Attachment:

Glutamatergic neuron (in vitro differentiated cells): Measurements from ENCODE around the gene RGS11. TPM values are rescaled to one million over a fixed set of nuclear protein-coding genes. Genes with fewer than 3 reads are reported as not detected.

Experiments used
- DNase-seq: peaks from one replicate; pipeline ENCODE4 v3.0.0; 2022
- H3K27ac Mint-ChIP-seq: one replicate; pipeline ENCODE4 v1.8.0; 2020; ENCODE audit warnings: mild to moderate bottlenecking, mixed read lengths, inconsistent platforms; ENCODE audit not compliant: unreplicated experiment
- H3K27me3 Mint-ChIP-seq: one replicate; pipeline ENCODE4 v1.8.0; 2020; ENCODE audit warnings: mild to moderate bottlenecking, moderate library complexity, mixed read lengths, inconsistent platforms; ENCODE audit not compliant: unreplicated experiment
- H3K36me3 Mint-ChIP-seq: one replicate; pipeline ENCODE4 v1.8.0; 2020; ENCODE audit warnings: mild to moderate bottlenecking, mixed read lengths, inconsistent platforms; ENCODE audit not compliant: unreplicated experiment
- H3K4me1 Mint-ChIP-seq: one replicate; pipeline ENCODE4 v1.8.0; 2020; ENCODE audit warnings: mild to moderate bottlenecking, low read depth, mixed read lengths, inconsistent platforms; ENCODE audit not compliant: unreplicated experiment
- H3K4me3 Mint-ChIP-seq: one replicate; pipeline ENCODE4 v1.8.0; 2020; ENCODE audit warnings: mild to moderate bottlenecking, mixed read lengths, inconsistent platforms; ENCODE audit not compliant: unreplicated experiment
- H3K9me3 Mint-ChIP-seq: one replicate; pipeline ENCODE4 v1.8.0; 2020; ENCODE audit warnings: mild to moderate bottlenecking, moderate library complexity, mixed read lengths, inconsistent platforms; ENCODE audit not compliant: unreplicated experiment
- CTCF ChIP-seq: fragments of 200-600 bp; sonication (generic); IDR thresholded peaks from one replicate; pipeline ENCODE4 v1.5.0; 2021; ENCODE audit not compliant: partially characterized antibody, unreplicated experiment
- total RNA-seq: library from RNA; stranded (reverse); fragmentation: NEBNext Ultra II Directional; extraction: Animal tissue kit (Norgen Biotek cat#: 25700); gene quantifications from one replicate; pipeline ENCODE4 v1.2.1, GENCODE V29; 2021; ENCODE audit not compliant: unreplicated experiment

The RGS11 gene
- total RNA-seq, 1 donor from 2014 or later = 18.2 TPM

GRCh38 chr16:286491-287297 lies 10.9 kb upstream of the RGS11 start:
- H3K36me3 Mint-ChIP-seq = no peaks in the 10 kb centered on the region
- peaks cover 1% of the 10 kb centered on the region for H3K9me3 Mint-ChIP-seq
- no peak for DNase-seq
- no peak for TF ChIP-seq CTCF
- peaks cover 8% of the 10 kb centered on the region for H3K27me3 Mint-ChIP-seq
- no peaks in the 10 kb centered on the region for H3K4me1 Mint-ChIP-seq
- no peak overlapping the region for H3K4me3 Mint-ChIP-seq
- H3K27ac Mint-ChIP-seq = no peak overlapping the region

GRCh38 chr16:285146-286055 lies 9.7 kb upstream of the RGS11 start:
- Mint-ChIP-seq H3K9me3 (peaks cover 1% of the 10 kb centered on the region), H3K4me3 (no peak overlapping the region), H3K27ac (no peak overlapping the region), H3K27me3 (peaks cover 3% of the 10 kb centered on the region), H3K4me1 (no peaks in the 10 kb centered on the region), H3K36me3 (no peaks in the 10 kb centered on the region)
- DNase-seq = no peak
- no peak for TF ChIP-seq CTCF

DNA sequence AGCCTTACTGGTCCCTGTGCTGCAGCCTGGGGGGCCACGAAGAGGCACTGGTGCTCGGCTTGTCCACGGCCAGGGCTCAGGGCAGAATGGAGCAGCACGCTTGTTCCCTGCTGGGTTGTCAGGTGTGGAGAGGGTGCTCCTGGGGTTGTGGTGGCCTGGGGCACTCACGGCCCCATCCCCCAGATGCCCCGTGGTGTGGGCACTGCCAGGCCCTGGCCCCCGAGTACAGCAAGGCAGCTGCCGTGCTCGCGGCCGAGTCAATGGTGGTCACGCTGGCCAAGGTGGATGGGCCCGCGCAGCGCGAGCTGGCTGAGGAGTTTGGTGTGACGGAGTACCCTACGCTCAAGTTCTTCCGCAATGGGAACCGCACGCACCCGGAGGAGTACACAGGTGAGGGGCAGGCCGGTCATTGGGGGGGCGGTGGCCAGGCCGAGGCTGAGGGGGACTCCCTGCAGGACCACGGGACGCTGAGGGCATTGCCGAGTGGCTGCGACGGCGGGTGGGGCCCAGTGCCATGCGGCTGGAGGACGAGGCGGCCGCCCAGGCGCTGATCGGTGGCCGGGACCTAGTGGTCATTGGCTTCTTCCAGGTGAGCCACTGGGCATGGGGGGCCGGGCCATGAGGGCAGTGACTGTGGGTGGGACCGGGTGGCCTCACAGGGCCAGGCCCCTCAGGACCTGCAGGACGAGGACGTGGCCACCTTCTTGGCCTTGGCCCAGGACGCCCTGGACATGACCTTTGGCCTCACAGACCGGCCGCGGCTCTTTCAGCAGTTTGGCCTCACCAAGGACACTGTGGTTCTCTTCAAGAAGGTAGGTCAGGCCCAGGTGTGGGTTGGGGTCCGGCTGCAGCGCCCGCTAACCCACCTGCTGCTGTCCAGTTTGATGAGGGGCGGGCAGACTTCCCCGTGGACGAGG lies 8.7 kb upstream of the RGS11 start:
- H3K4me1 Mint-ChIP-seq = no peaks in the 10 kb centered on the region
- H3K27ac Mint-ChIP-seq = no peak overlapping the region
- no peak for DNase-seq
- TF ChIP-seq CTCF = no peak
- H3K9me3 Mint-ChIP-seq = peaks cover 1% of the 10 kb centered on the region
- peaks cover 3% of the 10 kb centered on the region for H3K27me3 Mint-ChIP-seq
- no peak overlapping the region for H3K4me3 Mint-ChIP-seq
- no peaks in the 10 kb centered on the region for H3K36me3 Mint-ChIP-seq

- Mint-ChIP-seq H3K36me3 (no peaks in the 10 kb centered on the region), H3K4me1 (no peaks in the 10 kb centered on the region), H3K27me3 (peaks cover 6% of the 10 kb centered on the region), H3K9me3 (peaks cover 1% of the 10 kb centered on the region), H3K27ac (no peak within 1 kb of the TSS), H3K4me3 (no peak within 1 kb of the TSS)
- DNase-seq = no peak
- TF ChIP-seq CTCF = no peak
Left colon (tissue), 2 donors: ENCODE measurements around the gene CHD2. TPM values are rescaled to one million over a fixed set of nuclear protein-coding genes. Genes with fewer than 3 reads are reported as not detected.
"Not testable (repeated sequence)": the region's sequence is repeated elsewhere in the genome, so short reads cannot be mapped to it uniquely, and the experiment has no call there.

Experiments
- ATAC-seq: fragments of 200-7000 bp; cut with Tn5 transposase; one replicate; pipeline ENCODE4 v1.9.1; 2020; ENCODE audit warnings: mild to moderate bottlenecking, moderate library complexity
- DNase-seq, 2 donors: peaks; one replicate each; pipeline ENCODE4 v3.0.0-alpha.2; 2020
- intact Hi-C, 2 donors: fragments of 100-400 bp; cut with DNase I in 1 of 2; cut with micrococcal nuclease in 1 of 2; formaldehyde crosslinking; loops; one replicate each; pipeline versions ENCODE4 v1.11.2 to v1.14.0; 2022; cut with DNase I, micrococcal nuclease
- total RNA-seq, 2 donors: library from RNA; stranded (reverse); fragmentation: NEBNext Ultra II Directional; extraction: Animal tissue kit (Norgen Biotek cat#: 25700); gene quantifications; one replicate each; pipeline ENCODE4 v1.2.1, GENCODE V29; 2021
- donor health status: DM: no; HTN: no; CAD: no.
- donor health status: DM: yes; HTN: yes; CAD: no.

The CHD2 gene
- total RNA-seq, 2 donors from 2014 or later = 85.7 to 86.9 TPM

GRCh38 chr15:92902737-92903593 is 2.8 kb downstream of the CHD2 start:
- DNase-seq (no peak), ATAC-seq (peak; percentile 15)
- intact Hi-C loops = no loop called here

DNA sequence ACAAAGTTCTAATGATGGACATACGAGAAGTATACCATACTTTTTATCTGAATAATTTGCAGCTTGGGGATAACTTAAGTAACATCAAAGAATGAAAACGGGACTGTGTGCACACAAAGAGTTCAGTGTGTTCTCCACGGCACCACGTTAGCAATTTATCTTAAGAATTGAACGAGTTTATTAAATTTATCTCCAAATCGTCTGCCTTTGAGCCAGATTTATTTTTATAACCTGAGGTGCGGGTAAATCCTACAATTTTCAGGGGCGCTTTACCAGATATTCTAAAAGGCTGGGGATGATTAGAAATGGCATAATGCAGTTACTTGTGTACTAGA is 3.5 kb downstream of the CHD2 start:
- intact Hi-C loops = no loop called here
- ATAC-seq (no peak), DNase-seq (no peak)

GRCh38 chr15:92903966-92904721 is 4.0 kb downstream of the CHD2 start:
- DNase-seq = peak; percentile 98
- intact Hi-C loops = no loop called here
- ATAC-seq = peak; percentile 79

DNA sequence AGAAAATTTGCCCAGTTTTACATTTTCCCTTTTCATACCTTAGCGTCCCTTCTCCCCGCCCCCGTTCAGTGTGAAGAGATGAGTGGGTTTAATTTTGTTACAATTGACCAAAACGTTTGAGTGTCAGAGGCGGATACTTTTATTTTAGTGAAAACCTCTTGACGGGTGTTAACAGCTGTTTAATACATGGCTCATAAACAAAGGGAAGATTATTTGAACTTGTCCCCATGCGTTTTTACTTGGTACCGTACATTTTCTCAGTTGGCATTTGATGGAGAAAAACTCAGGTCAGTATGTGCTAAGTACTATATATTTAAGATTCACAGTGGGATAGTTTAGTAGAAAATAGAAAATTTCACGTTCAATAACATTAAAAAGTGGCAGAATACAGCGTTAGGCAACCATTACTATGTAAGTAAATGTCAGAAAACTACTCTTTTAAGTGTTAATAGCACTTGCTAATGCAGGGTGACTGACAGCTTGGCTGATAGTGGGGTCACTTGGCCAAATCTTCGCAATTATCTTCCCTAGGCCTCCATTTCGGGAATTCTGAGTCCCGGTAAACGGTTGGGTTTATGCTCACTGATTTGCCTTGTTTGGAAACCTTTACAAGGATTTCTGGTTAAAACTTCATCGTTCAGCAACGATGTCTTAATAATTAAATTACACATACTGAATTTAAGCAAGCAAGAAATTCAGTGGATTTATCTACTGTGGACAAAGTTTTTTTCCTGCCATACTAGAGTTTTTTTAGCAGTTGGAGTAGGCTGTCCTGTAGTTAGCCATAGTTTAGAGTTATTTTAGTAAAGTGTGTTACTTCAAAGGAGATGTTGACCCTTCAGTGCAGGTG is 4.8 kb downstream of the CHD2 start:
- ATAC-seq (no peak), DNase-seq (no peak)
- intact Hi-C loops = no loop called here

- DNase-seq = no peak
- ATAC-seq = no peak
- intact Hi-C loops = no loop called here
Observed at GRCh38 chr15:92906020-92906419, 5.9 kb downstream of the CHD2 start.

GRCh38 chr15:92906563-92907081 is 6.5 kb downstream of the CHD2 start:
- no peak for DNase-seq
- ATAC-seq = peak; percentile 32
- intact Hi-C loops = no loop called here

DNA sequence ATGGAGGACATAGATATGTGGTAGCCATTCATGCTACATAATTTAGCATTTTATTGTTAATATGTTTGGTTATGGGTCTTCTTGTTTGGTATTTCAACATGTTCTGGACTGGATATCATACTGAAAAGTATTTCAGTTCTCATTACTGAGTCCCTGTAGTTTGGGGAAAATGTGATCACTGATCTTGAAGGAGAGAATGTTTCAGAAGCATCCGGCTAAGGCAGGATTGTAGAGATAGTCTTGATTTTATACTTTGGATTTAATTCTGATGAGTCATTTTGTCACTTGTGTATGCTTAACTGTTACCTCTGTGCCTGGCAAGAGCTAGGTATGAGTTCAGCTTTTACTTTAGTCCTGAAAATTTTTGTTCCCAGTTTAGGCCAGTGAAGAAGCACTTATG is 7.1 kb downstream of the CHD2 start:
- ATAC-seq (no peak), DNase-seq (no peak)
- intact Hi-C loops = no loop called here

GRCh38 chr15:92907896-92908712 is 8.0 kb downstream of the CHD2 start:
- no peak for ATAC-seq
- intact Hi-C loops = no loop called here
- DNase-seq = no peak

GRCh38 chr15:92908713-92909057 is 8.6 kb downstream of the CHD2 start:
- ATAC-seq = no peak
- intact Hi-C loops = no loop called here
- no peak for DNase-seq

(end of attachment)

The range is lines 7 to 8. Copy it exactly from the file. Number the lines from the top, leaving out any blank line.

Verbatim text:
- H3K4me1 Mint-ChIP-seq: one replicate; pipeline ENCODE4 v1.8.0; 2020; ENCODE audit warnings: mild to moderate bottlenecking, low read depth, mixed read lengths, inconsistent platforms; ENCODE audit not compliant: unreplicated experiment
- H3K4me3 Mint-ChIP-seq: one replicate; pipeline ENCODE4 v1.8.0; 2020; ENCODE audit warnings: mild to moderate bottlenecking, mixed read lengths, inconsistent platforms; ENCODE audit not compliant: unreplicated experiment